37. Measure - Control Charts • What are the performance trends? • Is variation within the normal range? • Is the process stable? • Is the process capable? Percent of Transactions Rejected Design for Success

  38. Measure - Detailed Process Map • Who are the suppliers and customers? • What are the inputs and outputs? • Which inputs are controllable? • Where do we have issues? • What impacts cycle time? • Is there a hidden factory? • What % of the steps add value? Design for Success

  39. Measure - Issues List • What goes wrong at each step in the process? • Where are the majority of the problems? • What functional areas are most affected? Design for Success

  40. Analyze - Cause and Effect Matrix • What are the most important customer requirements? • What is the relationship of major process steps and inputs to customer requirements? • Where should we focus our improvement efforts? Design for Success

  41. Analyze - Ishikawa (Fishbone) • Which of the process inputs are likely to contribute to the problem? • What are the categories of root causes? • What are the most likely root causes within each category? Design for Success

  42. Pareto by Reason Code Analyze - Pareto • What is the frequency of occurrence of each potential root cause? • Which root causes are likely to contribute most to our defects? • Which root causes should we focus on first? Design for Success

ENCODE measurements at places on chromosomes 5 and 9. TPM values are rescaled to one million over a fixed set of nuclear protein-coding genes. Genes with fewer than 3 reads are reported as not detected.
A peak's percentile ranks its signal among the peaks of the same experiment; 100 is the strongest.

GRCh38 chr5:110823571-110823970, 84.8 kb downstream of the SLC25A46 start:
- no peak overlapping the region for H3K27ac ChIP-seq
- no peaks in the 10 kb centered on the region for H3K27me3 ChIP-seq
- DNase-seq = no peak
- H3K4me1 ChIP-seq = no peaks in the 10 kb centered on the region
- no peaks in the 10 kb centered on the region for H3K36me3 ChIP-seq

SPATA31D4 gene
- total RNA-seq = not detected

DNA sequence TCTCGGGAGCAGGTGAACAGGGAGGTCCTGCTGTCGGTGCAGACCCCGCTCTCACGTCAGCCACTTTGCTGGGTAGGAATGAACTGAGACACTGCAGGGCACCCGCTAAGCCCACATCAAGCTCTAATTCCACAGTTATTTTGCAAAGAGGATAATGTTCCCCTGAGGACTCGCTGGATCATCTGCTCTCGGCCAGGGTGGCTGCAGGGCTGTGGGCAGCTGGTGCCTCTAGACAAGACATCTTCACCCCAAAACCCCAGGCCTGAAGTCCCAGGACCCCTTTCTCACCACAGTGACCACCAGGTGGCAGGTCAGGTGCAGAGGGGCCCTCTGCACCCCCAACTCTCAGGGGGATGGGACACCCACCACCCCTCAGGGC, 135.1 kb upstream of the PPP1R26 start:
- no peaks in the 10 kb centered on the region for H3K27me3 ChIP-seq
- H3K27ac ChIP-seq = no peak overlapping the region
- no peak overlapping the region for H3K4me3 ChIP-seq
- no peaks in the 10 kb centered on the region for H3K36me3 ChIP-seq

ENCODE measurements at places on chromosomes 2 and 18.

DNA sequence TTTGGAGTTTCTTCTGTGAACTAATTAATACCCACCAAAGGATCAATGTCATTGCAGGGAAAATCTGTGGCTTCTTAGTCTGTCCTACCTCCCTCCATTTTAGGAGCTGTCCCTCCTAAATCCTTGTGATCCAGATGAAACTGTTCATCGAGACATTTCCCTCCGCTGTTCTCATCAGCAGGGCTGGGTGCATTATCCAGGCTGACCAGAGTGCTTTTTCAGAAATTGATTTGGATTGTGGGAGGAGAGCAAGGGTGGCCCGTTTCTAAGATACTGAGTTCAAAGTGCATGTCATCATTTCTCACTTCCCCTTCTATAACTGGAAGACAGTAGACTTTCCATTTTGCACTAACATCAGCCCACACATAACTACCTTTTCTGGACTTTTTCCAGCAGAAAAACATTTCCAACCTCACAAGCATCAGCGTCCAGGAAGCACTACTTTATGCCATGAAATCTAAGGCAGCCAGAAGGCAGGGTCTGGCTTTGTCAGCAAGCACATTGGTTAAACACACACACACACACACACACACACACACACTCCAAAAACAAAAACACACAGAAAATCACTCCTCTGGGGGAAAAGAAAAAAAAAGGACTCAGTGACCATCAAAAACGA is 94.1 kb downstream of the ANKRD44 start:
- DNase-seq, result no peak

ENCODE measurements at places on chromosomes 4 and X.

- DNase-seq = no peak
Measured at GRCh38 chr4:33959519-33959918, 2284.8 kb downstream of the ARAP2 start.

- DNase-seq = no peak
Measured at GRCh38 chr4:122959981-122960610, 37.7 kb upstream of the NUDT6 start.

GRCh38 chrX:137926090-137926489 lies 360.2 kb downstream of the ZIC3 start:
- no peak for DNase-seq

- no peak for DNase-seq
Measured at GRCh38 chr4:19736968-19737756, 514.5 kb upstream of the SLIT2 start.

43. Analyze - FMEA • How can our product, service or process fail? • What are the consequences of failure? • How likely is the failure to occur? • How likely is the customer to be affected? Design for Success

  44. Nested Hierarchy Nationwide L S 1 2 3 4 1 2 3 4 Mutual L S 1 2 3 4 1 2 3 4 Travelers L S 1 2 3 4 1 2 3 4 Carrier Form Type Reason Code Dot Frequency Diagram . Reason Codes 3 2 1 Analyze - Components of Variation (COV) • Where are the major sources of variation? • How much variation is present at each level of the hierarchy? • Where should we focus our efforts to reduce the variation? Design for Success

  45. Improve - MSE • How real is the variation that we observe in our process? • Does the measurement system contribute to the variation? • Is the measurement system adequate? Design for Success

  46. Improve - DOE • Which of the improvement ideas identified with other tools represent the largest payback with respect to the CBI? • Do multiple improvements work in concert to produce a better result? Design for Success

  47. Improve - Action Items • Which of the validated improvements are we going to implement? • What is the expected benefit? • What are the key deliverables? • What is the implementation schedule? • How will we know that the Action Item was successfully implemented? Design for Success

  48. Control/Reaction Plan for Distributions Control - Control and Reaction Plan • Do the key outputs meet the performance standard? • What are the most likely causes of anout-of-standard condition? • What actions need to be taken? • Who is responsible to take the actions? Design for Success

  49. Percent of Transactions Rejected Control - Control Charts • What are the performance trends? • Are we holding the gains from our process improvements? • Is any further action required? Design for Success

  50. Control - Business Impact (ABM) • What is the business impact of the process improvement? • How should the savings be reflected in the current plan or forecast? • Does the improvement free up capacity to satisfy new demand? Design for Success